Welcome to the world Luck Michael Reeves. Luck was born 9:04 a.m. on Saturday, Feb. 12 to Grace Lambert and Joseph Reeves at Juneau’s Bartlett Regional Hospital. Luck weighed 5 lbs., 8 ounces, and measured 19.25 inches. “We are so in love with our sweet, lucky boy baby. Baby and I are both healthy and recovering great,” Grace said.

Canadian journalist Robin Steudel visited town during the holidays and featured new, local dining and drinking options in an article appearing in the entertainment magazine, What’s Up Yukon. Old Field Kitchen, Three Northmen, Josie’s Bread and Bagels, Chilkat Valley Desserts, Costa Brava Bakery, and Port Chilkoot Distillery are highlighted in a feature titled, “Haines, Alaska: Food Scene Still Vibrant Even During A Pandemic.”

Auditions for Lynn Canal Community Players’ production of Agatha Christie’s “A Murder Is Announced” will be held at the Chilkat Center from 3-5 p.m. Sunday, Feb. 20. and again on Wednesday, Feb. 23 from 5:30-7 p.m. For copies of the scripts and more information, contact Annette Smith at 766-2708.

Jeremiah James of Yakutat led 14 Alaska Natives through a four-day class in sewing with marine mammal skins at the Haines ANB Hall last weekend. Nancy Keane, Jewel Stevens, Tim Ackerman, and Sonny Williams were among those who took part. Jewel made a sea otter hat and scarf. Creations by other participants included hats with flaps and mittens with gauntlets. Federal law limits the harvest and use of marine mammals as clothing materials for Alaska Natives. The class was sponsored by the Chilkoot Indian Association and Sealaska Heritage Foundation. Sealaska started offering the classes in the region in 2018 as part of a Sustainable Arts Program, noting that sea otters are abundant in the Southeast and harvest limits are not being reached.

Jane Pascoe enjoyed her Olympic moment on Feb. 10 when she solved the Wordle puzzle with one guess. Jane’s repeated use of the “pause” button on her TV’s remote control to watch the Winter Olympics influenced her guess of the same word. The chances of solving the puzzle on the first guess – without the benefit of clues – is one in 2,500, the number of five-letter words programmed into the game’s software.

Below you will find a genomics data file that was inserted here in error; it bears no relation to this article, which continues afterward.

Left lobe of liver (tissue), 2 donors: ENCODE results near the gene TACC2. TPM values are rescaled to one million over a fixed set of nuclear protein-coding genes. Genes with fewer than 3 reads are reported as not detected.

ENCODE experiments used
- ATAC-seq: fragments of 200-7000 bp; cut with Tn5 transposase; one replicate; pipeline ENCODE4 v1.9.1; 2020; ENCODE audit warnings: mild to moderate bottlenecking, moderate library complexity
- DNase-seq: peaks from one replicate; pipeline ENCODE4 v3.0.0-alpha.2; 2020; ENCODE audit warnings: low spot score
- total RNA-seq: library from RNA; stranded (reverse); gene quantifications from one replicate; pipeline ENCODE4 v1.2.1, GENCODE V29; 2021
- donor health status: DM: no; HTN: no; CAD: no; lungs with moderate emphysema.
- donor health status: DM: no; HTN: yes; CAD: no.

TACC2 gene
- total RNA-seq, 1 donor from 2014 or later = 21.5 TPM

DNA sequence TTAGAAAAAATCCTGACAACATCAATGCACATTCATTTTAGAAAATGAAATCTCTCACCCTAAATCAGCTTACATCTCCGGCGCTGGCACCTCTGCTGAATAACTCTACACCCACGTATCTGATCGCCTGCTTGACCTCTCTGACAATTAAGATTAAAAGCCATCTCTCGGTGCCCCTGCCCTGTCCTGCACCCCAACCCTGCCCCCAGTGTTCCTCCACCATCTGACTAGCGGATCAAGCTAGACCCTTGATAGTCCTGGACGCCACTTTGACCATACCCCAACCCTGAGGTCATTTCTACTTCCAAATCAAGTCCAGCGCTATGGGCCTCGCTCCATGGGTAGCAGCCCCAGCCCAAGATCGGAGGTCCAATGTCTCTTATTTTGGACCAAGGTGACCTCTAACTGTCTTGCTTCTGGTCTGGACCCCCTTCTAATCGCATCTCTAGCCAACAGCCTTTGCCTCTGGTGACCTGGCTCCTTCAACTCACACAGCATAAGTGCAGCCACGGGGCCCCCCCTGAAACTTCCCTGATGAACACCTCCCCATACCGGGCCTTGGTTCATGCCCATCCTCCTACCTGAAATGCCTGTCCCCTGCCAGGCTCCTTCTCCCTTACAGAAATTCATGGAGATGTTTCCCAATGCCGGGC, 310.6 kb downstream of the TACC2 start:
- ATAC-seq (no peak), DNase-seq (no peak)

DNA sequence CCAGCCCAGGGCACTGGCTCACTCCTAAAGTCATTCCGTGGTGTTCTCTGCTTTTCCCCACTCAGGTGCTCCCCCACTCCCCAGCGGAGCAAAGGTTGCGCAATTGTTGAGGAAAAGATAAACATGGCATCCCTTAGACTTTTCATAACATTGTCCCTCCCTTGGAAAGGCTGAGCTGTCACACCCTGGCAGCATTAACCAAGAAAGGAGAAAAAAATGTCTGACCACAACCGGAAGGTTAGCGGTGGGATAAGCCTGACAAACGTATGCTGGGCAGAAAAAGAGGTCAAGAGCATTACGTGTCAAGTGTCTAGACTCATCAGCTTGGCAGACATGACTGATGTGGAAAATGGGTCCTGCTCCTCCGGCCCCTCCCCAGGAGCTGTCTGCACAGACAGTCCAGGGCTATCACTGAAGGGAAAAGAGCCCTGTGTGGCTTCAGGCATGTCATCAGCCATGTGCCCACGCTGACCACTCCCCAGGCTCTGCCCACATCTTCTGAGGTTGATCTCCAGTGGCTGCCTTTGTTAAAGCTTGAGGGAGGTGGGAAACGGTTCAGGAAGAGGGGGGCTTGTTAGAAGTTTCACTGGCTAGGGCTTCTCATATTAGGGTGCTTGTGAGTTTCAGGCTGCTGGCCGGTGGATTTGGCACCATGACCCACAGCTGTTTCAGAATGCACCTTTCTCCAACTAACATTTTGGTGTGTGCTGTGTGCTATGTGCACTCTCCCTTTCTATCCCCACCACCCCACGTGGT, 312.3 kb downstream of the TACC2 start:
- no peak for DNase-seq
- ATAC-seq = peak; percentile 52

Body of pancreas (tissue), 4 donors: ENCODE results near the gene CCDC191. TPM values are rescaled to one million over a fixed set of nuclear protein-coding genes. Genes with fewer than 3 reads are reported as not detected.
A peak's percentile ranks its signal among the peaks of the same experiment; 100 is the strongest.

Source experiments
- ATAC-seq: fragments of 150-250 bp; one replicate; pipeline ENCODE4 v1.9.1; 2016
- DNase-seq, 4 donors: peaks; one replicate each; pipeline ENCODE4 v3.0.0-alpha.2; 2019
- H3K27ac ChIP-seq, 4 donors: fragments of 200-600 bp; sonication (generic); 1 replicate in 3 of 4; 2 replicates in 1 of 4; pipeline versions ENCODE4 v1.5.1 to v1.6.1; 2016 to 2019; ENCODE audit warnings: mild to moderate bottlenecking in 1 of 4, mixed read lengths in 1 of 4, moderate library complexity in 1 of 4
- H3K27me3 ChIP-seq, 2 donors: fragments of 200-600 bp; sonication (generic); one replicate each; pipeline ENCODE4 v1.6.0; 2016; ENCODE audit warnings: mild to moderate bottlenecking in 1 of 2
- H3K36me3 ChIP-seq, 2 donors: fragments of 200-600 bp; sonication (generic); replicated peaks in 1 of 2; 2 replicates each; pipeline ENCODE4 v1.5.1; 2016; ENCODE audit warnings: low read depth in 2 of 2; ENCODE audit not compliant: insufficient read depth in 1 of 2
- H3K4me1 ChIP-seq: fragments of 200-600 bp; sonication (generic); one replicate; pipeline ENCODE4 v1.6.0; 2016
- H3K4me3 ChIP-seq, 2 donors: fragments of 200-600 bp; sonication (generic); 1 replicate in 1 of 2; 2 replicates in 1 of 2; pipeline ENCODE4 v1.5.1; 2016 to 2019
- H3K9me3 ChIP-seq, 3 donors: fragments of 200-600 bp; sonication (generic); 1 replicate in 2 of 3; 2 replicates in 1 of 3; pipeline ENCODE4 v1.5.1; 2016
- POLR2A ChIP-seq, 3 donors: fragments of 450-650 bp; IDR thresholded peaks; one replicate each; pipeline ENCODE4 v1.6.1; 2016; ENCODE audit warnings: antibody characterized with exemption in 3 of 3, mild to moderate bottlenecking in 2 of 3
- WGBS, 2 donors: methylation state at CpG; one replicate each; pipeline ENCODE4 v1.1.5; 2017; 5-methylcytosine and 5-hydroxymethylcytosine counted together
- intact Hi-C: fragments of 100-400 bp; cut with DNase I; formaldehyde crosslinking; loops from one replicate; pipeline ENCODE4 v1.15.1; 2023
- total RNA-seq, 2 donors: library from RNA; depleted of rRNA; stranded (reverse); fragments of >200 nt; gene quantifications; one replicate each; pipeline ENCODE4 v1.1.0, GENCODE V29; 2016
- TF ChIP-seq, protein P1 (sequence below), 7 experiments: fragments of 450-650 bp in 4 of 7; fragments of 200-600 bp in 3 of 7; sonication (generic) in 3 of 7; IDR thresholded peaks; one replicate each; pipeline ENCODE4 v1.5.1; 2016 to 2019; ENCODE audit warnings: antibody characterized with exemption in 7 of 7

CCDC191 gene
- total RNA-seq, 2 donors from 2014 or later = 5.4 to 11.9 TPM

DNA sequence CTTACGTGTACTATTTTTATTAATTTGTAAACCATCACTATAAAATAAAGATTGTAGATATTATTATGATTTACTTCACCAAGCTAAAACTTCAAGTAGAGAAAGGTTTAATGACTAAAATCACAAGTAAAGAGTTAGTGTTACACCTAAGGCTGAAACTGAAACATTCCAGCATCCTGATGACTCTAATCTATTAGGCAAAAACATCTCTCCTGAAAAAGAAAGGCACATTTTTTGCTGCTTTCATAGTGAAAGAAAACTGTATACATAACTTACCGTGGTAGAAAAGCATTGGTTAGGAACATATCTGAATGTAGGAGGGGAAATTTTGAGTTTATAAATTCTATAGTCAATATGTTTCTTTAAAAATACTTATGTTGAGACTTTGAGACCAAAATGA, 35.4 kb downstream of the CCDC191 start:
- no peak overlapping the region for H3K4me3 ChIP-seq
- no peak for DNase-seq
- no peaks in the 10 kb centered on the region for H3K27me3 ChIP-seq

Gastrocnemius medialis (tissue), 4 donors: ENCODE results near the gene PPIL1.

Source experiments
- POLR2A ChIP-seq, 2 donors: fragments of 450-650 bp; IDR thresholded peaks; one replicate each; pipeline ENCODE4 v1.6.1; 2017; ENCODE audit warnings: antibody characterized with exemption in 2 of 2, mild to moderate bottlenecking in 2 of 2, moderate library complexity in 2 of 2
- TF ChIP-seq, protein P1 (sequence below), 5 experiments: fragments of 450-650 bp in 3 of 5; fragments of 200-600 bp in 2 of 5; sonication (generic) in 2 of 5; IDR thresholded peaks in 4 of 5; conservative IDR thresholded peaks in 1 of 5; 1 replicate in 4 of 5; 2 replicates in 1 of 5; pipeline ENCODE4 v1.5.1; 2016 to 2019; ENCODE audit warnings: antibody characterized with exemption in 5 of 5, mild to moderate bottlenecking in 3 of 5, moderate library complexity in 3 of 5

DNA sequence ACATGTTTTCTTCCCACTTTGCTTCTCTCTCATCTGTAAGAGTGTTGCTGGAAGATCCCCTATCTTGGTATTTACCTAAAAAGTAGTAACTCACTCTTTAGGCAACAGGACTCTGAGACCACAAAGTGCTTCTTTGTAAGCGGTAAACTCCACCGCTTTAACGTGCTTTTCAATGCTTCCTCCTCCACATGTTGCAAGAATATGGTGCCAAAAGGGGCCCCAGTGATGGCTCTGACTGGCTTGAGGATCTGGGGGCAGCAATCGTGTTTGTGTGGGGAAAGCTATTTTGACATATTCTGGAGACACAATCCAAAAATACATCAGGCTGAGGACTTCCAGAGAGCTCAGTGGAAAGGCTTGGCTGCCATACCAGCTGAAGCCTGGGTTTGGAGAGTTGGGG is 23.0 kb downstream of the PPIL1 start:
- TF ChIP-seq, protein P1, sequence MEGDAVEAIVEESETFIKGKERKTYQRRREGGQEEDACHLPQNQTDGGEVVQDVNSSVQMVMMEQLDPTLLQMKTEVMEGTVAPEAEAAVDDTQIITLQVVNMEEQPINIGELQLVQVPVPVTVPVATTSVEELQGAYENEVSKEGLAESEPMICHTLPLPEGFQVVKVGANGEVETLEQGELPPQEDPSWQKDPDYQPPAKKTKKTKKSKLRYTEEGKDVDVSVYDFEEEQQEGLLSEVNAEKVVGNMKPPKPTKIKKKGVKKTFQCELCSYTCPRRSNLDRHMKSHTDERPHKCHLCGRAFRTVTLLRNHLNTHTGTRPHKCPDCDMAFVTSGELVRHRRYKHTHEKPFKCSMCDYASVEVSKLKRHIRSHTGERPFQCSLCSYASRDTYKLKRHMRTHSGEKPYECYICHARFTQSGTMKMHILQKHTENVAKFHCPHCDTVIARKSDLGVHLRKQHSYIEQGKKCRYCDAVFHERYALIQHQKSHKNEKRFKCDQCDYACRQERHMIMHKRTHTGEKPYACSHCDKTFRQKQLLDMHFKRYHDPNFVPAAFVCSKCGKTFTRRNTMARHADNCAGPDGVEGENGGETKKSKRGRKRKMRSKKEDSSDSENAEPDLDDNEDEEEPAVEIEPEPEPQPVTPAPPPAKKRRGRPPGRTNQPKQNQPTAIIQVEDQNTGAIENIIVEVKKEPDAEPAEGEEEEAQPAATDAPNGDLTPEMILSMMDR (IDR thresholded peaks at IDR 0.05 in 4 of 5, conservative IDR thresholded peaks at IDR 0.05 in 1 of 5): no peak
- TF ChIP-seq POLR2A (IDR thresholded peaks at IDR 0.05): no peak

Haines artist Katie Ione Craney spoke on Zoom this week about her process for using scrap materials and her current work exploring sensory-based communication. The programs were presented through Jenni House, an artist residency in Whitehorse, Y.T. Each month Jenni House provides space for artists to focus on a project or body of work.

Vanessa Salmon’s research paper on the practice and impacts of mandated maternal transport in Alaska has been published in the Journal of Rural Mental Health. Vanessa’s study researched the experiences of moms in rural communities forced to travel to give birth as well as the perspective of healthcare providers. Her study found such travel has emotional costs to family members and may be linked to negative outcomes, including post-partum depression and reduced bonding between parent and newborn. Vanessa researched the issue as part of her work toward a master’s degree in social work.

Ever wonder what those backcountry skiers are doing up on Mount Ripinsky? Haines skier Jason Eason recently produced a narrated video of him and friends Erik Stevens and Jeff Moskowitz skiing a slope on the town side of Mount Ripinsky. Heavier-than-average snow loads this winter made the route skiable. You can watch it on YouTube by typing “Workline Novelty Ski Haines Alaska.”

Natalie Benassi pieced together individual contributions decorated by students to create eye-catching mosaic artworks of Alaska civil rights icon Elizabeth Peratrovich at Haines School. Computer teacher Sam McPhetres enlarged an image of the Peratrovich coin, pieces of which were given to students. “Some of the kids had no idea what they were coloring. The idea is coming together for a common cause,” Benassi said. “When we let our ideas come together and our imaginations take hold, we create art.” The mosaic can be seen in the hallway to the school’s elementary wing. A companion piece, created by student Uriel Bravo, is in the high school gym.

If two weeks of Winter Olympics weren’t enough, stop by Saturday, Feb. 26 to see or compete in a homespun version at Southeast Alaska State Fair’s annual Winter Games. The Opening Ceremonies and lighting of the Olympic Cauldron start at 11 a.m., followed by contests such as skillet toss, tea-making race, and survival gear relay. Novelty medals will be awarded. It’s all part of Winterfest 2022, three days of events starting with an avalanche beacon race at 5:30 p.m. Friday, Feb. 25 at the brewery and ending a Sunday, Feb. 27 with the Miles Classic family fun ski at 25 Mile. The ski starts at noon and features a picnic lunch and door prizes. All events are free. Chili cook-off entries are due between 10 a.m. and noon Saturday at Harriett Hall. Call the fair at 766-2476 for more information.